Generally, the show is able to have a light script filled with popular Gen-Z slang and (sometimes misused) African American vernacular English buzzwords, appeasing white audiences due to the incorporation of the AAVE in popular culture while bypassing political topics. In an interview on the infamous ‘Black-ish’ episode of police brutality, creator and writer Kenya Barris admits, “My fear is this: I don’t want to piss anyone off. I don’t want to politicize the show. In the episode, he goes out of his way to prevent the Black Lives Matter movement from being explicitly mentioned throughout the episode, claiming that this does not apply to the family’s conversation about police brutality. I find this rather confusing, since Black Lives Matter, as a movement, is one of the central movements directly associated with police brutality in the 2010s. It is also difficult to discuss police brutality without involving politics because even while it should only be a matter of basic human rights, black discrimination in America has always been an inherently social and political problem. Perhaps the exclusion of the mention of Black Lives Matter was Barris’ attempt to avoid any particularly harsh backlash from either side of the political spectrum. Nonetheless, it simplifies the nuances of police brutality and doesn’t delve into the conversation of its ramifications beyond the surface level.

Characterizations in “Black-ish” are similar to those in “The Cosby Show” in the late ’90s, as they both represent affluent black American families, led by comedic patriarch figures. The “Cosby” spin-off, “A Different World,” initially followed Claire Huxtable (Lisa Bonet) and then later Whitley Gilbert (Jasmine Guy) throughout her years at a historically black college. The show touched on more political topics than its predecessor, with episodes on homelessness, sexual assault and AIDS, a very controversial issue at the time. “A Different World” has never seen nearly the same amount of widespread consumption as “The Cosby Show,” but it has managed to push the boundaries in terms of topics that black television writers can explore. That’s not to say that every black TV show should cover political topics in depth. It is necessary to have black TV shows that exist to entertain audiences with humor and feelings of well-being. However, contemporary black shows like “Black-ish”, with such a large audience of white viewers, should not be used as a source of holistic discourse on social and institutional issues like racism.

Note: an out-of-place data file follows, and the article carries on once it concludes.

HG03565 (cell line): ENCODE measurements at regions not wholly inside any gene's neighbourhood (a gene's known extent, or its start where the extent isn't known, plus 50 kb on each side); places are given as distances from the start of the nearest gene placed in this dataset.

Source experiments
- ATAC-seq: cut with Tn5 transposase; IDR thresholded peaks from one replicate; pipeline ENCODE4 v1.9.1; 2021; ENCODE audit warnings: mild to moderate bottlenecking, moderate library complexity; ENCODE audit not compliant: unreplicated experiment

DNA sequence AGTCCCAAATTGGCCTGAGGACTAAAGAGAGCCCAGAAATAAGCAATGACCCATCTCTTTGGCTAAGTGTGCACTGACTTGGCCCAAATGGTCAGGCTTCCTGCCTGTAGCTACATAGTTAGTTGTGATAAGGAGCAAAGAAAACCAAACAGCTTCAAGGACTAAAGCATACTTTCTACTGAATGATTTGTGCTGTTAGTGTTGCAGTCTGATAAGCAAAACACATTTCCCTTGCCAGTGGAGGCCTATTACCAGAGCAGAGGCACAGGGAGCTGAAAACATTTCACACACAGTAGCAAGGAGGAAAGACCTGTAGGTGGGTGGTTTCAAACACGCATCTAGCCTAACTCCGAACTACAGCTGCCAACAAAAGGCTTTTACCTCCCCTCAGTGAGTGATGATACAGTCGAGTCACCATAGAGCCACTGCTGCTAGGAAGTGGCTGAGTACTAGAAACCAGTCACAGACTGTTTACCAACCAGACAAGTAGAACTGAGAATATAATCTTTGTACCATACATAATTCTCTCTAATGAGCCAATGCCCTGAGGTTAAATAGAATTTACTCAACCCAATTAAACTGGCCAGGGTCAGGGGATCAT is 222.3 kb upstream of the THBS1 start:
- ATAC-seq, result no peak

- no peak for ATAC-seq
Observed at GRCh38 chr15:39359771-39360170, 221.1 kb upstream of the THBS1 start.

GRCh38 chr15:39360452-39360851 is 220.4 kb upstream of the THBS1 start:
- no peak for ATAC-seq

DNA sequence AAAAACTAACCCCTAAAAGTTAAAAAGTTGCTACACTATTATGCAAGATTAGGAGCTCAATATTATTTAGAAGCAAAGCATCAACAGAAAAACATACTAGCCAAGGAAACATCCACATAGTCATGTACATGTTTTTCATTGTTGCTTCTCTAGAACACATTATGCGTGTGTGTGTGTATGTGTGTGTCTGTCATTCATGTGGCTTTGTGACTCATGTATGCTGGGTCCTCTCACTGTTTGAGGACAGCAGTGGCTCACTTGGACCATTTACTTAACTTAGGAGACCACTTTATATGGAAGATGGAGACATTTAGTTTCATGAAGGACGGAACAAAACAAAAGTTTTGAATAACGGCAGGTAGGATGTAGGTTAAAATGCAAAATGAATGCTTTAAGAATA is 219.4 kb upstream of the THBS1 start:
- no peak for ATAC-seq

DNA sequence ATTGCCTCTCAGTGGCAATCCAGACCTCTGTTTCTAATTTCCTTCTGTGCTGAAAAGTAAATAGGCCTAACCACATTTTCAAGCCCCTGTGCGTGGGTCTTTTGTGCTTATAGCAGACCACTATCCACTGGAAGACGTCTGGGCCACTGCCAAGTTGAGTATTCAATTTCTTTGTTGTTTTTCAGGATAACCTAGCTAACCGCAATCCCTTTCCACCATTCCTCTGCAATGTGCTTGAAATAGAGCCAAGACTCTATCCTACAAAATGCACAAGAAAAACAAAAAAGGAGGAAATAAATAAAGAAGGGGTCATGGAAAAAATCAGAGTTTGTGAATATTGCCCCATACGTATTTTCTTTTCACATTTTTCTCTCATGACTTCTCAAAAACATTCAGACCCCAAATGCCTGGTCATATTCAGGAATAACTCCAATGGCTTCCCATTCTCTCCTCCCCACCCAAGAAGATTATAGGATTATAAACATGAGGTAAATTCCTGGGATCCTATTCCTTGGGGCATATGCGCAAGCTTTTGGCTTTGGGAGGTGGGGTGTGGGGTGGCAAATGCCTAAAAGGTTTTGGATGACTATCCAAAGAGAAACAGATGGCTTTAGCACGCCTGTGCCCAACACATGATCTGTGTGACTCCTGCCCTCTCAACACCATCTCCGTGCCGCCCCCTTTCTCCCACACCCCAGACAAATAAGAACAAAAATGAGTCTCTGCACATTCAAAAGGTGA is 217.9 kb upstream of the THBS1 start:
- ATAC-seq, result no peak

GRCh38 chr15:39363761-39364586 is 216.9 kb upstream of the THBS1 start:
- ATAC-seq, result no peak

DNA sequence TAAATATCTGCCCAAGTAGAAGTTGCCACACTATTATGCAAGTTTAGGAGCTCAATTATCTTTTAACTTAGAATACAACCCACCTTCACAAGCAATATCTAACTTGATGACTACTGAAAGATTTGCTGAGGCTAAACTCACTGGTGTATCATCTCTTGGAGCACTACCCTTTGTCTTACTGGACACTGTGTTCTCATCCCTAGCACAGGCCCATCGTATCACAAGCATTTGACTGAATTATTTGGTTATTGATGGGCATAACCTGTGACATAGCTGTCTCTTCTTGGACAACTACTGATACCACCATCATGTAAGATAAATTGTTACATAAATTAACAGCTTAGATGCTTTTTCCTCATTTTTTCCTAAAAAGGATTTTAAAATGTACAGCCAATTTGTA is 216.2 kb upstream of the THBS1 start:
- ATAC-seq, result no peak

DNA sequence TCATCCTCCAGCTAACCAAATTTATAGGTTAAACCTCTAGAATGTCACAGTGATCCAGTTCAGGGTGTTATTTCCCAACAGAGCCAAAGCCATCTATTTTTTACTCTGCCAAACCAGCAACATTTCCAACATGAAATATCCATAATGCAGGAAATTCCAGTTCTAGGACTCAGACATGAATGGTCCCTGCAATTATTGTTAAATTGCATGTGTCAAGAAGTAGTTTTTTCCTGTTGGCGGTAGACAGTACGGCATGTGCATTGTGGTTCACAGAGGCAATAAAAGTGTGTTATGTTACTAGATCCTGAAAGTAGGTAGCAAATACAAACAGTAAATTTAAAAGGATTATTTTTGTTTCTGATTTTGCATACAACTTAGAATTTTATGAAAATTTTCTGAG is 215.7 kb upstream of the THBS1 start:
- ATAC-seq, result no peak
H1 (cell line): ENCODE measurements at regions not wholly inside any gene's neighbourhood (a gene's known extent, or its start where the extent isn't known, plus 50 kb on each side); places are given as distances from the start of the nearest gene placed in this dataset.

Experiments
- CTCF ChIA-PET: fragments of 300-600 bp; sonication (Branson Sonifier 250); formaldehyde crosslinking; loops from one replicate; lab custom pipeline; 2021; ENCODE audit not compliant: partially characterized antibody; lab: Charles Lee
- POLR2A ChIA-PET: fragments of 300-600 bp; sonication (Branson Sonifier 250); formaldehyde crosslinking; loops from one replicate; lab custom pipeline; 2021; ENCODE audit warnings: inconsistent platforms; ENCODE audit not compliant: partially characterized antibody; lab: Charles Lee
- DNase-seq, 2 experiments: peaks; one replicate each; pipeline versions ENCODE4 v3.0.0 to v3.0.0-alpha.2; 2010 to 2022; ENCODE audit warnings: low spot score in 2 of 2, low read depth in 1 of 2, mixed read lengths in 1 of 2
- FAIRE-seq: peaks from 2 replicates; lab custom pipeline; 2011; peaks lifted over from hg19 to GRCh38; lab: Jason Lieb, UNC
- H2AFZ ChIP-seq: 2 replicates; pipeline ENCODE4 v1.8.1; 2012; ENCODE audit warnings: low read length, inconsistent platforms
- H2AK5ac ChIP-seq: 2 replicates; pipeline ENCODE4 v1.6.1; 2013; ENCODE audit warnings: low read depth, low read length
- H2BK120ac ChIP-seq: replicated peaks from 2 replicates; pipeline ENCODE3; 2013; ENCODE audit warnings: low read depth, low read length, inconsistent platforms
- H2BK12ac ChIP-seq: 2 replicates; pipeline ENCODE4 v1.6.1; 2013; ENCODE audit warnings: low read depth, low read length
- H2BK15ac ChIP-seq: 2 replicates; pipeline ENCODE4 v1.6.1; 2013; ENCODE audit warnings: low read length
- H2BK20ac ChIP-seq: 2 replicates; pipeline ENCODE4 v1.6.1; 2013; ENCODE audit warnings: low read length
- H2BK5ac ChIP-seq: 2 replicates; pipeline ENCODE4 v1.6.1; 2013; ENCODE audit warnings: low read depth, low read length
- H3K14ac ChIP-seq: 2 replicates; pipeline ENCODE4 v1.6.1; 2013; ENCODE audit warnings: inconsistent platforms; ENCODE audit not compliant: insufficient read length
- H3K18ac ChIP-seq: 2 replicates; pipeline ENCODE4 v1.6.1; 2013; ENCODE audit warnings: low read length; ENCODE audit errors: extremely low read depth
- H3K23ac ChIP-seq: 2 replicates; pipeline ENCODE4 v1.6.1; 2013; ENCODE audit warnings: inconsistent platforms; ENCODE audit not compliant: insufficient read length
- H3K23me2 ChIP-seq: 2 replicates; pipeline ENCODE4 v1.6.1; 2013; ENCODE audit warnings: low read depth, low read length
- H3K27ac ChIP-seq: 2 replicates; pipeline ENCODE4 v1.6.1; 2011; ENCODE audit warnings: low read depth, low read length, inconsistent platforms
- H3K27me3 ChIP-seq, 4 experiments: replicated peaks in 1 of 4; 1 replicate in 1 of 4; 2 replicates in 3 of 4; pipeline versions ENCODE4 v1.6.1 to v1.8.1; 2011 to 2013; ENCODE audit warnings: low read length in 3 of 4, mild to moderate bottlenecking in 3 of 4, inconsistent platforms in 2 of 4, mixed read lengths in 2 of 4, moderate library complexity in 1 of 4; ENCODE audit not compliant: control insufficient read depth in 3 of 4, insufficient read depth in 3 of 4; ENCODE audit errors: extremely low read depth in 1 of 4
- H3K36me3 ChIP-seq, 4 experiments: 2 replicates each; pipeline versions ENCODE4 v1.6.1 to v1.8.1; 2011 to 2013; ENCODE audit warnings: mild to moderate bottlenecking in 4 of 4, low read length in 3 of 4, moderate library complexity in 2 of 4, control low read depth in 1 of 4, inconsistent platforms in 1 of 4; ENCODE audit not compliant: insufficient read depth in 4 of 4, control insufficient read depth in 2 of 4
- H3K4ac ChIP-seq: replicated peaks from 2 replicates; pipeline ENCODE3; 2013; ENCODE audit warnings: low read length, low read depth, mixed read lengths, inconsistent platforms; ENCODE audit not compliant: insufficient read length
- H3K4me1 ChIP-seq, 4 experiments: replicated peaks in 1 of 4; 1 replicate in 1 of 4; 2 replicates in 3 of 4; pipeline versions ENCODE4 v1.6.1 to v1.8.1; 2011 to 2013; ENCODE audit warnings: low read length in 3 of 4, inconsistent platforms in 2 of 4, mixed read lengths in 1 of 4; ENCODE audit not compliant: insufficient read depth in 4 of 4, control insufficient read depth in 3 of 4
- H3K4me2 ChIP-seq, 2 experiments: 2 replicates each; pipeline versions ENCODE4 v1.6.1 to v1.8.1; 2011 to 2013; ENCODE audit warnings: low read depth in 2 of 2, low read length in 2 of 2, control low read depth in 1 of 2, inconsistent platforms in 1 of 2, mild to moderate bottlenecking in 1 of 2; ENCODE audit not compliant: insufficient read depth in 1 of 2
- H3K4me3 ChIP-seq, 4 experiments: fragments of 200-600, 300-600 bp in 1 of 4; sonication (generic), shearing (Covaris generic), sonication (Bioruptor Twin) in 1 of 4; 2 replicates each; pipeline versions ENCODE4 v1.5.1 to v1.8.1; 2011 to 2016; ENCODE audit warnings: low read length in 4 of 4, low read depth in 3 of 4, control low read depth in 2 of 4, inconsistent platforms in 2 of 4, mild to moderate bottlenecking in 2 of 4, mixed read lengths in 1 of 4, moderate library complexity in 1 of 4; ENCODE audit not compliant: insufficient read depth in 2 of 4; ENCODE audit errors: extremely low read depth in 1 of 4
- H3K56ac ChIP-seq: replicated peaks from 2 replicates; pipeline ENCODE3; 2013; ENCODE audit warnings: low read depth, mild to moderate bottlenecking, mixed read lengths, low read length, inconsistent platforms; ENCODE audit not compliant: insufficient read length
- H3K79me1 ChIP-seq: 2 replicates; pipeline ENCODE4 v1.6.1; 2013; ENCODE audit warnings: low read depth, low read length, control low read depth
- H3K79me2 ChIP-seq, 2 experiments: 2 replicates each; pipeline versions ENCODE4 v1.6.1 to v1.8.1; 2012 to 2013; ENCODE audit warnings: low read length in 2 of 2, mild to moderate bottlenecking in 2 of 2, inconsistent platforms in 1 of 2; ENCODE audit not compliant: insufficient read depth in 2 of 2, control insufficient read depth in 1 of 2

Shows like HBO’s “Insecure” and ABC’s “How To Get Away With Murder” give me hope for Black TV’s future; both shows follow black women and describe their experiences with a sense of honesty and rawness as they navigate discrimination, relationships and intimacy in their professional and personal lives. Both of these shows gained great popularity, with “How to Get Away With Murder” ending as one of ABC’s most popular shows after six seasons. It is also no coincidence that they were also created and made by black women. Issa Rae both directed and starred in “Insecure,” making her the first black woman to create and star in a premium cable TV show while Shonda Rhimes produced “How To Get Away With Murder,” marking her third hit TV show on ABC behind “Grey’s Anatomy” and “Scandal”. These shows have incredibly well-written story arcs and tackle racial issues with honesty and complexity. These are the same qualities that made me fall in love with shows like ” To live alone. With that in mind, I hope there is a future for Black TV where black stories can still be portrayed with integrity without having to be watered down for mainstream consumption.

MiC columnist Udoka Nwansi can be contacted at [email protected]